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#beginners
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2020-02-12
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pdmct02:02:39

A quick question about java interop, say I have a method that returns its results into one of its args, how do I call this via java interop? eg.

//java
obj.transform(src, result) 

mark54002:02:05

I assume the object used to return results probably has a getter method for the result info, is that right? if so you would create the object and pass it, then use the getter method to get the result info. So just normal Java interop (object creation and method calling) would be needed.

pdmct02:02:17

thanks, yes it does, I'll give it a try

emmanueloga08:02:33

hey, as I keep working with a namespace in the repl I rename functions, etc, eventually the namespace in the repl gets really polluted with functions that don't exist anymore in the source file, etc... I was wondering what's a nice way to reset/recreate the namespace, without having to restart the repl, if there's one. Thanks!

andy.fingerhut08:02:22

I have not personally used it much, so I don't have wealth of experience to tell you any known possible pitfalls or warnings about using this, but there is remove-ns

emmanueloga08:02:24

Hmmm I found cider-refresh, although I'm not exactly sure what it does yet.

andy.fingerhut08:02:47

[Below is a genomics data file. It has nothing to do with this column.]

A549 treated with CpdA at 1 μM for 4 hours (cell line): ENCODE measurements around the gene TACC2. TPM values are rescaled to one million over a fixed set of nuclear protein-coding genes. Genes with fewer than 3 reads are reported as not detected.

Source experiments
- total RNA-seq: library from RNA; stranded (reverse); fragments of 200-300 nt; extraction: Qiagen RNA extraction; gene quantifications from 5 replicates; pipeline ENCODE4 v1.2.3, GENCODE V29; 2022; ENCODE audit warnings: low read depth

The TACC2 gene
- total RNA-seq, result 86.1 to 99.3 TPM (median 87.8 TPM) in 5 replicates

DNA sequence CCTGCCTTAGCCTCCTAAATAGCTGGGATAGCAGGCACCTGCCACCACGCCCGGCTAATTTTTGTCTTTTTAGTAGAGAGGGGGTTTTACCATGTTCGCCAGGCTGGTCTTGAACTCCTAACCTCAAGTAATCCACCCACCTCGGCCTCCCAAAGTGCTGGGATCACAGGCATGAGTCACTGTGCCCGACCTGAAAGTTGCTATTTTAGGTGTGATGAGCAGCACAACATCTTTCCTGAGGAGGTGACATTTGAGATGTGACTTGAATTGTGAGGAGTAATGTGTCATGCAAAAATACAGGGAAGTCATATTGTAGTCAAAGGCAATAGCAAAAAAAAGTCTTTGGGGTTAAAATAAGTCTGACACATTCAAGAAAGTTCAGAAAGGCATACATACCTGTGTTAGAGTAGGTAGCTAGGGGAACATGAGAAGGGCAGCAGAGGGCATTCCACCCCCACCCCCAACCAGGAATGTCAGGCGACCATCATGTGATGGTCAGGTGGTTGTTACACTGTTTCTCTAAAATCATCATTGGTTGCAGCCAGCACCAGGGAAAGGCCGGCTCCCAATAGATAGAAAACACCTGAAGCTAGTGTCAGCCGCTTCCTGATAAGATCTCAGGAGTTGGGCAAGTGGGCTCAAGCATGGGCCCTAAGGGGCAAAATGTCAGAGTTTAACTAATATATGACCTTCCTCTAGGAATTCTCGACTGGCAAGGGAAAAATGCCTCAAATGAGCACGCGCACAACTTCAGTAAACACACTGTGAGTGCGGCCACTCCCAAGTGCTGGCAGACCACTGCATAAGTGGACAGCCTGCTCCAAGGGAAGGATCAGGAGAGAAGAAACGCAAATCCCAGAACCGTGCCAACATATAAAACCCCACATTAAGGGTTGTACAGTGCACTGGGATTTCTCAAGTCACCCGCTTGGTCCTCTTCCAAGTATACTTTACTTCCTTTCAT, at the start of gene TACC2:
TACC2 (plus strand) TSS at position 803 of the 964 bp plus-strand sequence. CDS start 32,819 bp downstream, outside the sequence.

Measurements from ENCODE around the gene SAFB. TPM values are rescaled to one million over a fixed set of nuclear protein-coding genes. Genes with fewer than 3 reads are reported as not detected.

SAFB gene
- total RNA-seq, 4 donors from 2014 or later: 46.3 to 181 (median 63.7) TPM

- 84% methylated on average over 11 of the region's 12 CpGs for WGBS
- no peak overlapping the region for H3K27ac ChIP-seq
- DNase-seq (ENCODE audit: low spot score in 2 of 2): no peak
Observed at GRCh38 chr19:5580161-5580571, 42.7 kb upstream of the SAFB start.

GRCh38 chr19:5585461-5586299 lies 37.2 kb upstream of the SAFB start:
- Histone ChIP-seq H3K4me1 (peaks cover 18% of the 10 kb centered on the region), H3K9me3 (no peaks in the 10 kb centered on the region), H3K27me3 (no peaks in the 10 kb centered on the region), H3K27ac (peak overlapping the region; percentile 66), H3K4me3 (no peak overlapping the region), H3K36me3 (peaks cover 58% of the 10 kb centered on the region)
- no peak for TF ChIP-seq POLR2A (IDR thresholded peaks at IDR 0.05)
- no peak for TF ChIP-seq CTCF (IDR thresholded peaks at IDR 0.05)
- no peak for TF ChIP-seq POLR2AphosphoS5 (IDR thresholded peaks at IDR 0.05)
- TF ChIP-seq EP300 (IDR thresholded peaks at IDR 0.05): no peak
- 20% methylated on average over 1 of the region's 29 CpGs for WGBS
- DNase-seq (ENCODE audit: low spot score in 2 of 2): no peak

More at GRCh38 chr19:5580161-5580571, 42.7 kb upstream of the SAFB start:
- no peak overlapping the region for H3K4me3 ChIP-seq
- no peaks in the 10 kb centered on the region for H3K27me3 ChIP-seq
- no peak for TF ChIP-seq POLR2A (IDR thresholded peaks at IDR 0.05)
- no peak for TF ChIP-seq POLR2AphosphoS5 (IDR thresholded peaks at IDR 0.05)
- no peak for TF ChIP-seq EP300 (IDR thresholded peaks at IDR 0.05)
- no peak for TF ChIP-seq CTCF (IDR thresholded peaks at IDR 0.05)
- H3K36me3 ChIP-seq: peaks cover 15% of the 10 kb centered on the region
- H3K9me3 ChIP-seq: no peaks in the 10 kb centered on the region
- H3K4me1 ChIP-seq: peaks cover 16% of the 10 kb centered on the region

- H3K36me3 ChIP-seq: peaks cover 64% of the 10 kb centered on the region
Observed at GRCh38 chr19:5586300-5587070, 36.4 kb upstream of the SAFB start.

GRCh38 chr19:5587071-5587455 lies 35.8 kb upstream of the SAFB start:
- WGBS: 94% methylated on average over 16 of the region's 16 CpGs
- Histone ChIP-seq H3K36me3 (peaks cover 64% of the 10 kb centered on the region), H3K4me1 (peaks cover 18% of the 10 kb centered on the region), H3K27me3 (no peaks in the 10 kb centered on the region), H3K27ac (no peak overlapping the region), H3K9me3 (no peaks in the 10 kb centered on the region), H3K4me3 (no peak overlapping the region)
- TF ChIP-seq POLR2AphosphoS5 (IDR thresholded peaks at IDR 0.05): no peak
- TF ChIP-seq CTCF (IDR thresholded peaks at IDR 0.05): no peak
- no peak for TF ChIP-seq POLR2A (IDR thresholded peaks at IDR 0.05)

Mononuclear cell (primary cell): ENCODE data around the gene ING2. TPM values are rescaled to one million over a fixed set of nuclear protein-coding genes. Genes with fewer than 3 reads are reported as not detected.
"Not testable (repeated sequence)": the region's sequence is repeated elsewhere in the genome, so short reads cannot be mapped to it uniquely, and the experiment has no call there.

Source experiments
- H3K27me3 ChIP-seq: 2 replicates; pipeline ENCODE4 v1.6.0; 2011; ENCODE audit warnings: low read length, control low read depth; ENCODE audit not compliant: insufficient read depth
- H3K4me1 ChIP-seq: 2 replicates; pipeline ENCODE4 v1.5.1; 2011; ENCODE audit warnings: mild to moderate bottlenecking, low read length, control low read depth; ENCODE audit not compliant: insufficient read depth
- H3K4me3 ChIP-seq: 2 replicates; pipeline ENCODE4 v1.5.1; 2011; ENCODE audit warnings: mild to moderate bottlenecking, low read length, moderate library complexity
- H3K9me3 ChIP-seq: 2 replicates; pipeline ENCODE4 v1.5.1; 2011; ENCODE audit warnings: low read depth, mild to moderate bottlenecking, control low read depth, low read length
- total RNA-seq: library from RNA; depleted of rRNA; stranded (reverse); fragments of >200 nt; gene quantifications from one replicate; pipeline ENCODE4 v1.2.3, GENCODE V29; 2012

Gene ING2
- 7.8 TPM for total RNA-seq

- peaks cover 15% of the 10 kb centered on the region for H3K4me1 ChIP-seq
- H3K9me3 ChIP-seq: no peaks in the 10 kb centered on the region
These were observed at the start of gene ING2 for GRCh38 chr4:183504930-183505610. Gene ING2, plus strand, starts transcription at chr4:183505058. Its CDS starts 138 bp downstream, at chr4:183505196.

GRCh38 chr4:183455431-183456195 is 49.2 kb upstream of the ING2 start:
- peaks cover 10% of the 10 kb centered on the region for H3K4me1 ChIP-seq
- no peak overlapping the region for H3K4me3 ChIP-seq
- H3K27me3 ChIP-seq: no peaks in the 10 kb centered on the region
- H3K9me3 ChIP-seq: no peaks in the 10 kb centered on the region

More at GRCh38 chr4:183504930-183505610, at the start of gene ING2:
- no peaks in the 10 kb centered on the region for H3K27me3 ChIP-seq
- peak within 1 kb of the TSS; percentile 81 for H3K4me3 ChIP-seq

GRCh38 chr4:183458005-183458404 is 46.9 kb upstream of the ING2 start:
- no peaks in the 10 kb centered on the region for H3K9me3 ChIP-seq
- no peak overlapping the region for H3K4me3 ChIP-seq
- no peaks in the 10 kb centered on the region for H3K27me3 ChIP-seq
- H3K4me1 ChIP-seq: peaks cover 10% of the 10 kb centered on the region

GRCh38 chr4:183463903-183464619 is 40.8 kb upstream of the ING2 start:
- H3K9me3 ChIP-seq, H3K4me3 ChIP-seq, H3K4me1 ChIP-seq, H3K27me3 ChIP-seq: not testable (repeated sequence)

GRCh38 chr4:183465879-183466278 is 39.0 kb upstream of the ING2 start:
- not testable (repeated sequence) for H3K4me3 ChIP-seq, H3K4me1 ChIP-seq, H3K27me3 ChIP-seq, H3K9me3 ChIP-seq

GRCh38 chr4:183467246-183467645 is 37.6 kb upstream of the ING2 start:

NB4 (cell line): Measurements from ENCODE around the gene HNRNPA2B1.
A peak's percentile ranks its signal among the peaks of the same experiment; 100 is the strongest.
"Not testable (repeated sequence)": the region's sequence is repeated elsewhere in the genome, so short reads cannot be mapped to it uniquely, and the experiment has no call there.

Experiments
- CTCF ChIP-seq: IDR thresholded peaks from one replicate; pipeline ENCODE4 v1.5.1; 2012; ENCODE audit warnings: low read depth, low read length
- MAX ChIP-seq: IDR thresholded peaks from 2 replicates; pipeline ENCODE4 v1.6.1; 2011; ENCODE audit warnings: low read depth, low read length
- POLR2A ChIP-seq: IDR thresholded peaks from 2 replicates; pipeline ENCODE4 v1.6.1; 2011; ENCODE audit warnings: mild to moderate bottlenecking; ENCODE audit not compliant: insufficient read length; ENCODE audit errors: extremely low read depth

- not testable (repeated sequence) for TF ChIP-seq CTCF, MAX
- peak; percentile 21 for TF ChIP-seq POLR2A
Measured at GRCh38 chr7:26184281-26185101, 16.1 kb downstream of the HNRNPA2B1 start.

followed by require of that namespace again

andy.fingerhut08:02:41

e.g. I don't know what happens if you remove-ns while one or more other namespaces have been loaded, that refer to names in the removed ns

emmanueloga08:02:34

I tried cider-refresh and it worked nicely... but I'm not sure what it does exactly. I'd have to go through the docs [*] more carefully really soon 😄 *: https://docs.cider.mx/cider/usage/misc_features.html#_reloading_code

andy.fingerhut08:02:57

There is a #cider channel here where you can ask about that, if you cannot find docs, and/or the source code you find not easy to follow (I have not looked at it to know how it works)

emmanueloga08:02:31

gotcha thx! right that would be a better place to ask about cider specifics

jumar08:02:10

@ cider-refresh basically uses tools.namespace refresh: https://github.com/clojure/tools.namespace#reloading-code-motivation It's quite heavy tool to refresh a whole project. (As Andy suggested) you may use

(remove-ns *ns*)
but that has some corner cases like when other ns-es depend on that namespace (then you might need to remove and reload them too )

emmanueloga08:02:15

cool thx! since I'm working with a super small test project for now seems like the overhead is not that much

seancorfield18:02:34